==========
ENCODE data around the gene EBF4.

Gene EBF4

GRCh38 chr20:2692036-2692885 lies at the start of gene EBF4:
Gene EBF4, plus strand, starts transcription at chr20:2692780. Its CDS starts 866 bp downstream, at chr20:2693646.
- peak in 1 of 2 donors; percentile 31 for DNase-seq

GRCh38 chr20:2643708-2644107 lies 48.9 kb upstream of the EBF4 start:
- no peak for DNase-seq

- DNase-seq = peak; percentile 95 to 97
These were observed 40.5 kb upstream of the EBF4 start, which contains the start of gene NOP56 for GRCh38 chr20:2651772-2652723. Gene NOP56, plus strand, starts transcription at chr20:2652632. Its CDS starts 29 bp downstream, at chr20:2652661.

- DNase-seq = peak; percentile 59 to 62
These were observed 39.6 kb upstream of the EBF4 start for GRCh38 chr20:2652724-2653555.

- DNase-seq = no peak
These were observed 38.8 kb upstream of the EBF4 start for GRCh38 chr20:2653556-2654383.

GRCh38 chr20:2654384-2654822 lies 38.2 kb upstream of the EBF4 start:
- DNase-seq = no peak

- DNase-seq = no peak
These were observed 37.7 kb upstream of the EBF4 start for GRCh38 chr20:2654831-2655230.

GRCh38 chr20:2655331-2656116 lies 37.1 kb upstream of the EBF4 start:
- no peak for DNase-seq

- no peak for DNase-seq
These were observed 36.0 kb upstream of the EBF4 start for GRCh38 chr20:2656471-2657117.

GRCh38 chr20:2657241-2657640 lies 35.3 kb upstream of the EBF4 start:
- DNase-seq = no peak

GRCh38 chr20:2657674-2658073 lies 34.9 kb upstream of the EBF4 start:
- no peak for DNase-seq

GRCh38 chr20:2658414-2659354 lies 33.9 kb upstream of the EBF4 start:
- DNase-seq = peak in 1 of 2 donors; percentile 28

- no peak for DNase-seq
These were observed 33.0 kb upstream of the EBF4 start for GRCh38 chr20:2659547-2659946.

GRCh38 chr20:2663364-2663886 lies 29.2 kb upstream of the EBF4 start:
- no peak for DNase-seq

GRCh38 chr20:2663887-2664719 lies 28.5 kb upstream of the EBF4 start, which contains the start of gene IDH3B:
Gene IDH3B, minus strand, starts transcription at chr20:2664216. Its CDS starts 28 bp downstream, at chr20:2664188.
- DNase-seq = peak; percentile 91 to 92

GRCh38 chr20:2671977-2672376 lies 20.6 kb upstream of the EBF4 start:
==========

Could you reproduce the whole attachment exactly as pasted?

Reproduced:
ENCODE data around the gene EBF4.

Gene EBF4

GRCh38 chr20:2692036-2692885 lies at the start of gene EBF4:
Gene EBF4, plus strand, starts transcription at chr20:2692780. Its CDS starts 866 bp downstream, at chr20:2693646.
- peak in 1 of 2 donors; percentile 31 for DNase-seq

GRCh38 chr20:2643708-2644107 lies 48.9 kb upstream of the EBF4 start:
- no peak for DNase-seq

- DNase-seq = peak; percentile 95 to 97
These were observed 40.5 kb upstream of the EBF4 start, which contains the start of gene NOP56 for GRCh38 chr20:2651772-2652723. Gene NOP56, plus strand, starts transcription at chr20:2652632. Its CDS starts 29 bp downstream, at chr20:2652661.

- DNase-seq = peak; percentile 59 to 62
These were observed 39.6 kb upstream of the EBF4 start for GRCh38 chr20:2652724-2653555.

- DNase-seq = no peak
These were observed 38.8 kb upstream of the EBF4 start for GRCh38 chr20:2653556-2654383.

GRCh38 chr20:2654384-2654822 lies 38.2 kb upstream of the EBF4 start:
- DNase-seq = no peak

- DNase-seq = no peak
These were observed 37.7 kb upstream of the EBF4 start for GRCh38 chr20:2654831-2655230.

GRCh38 chr20:2655331-2656116 lies 37.1 kb upstream of the EBF4 start:
- no peak for DNase-seq

- no peak for DNase-seq
These were observed 36.0 kb upstream of the EBF4 start for GRCh38 chr20:2656471-2657117.

GRCh38 chr20:2657241-2657640 lies 35.3 kb upstream of the EBF4 start:
- DNase-seq = no peak

GRCh38 chr20:2657674-2658073 lies 34.9 kb upstream of the EBF4 start:
- no peak for DNase-seq

GRCh38 chr20:2658414-2659354 lies 33.9 kb upstream of the EBF4 start:
- DNase-seq = peak in 1 of 2 donors; percentile 28

- no peak for DNase-seq
These were observed 33.0 kb upstream of the EBF4 start for GRCh38 chr20:2659547-2659946.

GRCh38 chr20:2663364-2663886 lies 29.2 kb upstream of the EBF4 start:
- no peak for DNase-seq

GRCh38 chr20:2663887-2664719 lies 28.5 kb upstream of the EBF4 start, which contains the start of gene IDH3B:
Gene IDH3B, minus strand, starts transcription at chr20:2664216. Its CDS starts 28 bp downstream, at chr20:2664188.
- DNase-seq = peak; percentile 91 to 92

GRCh38 chr20:2671977-2672376 lies 20.6 kb upstream of the EBF4 start: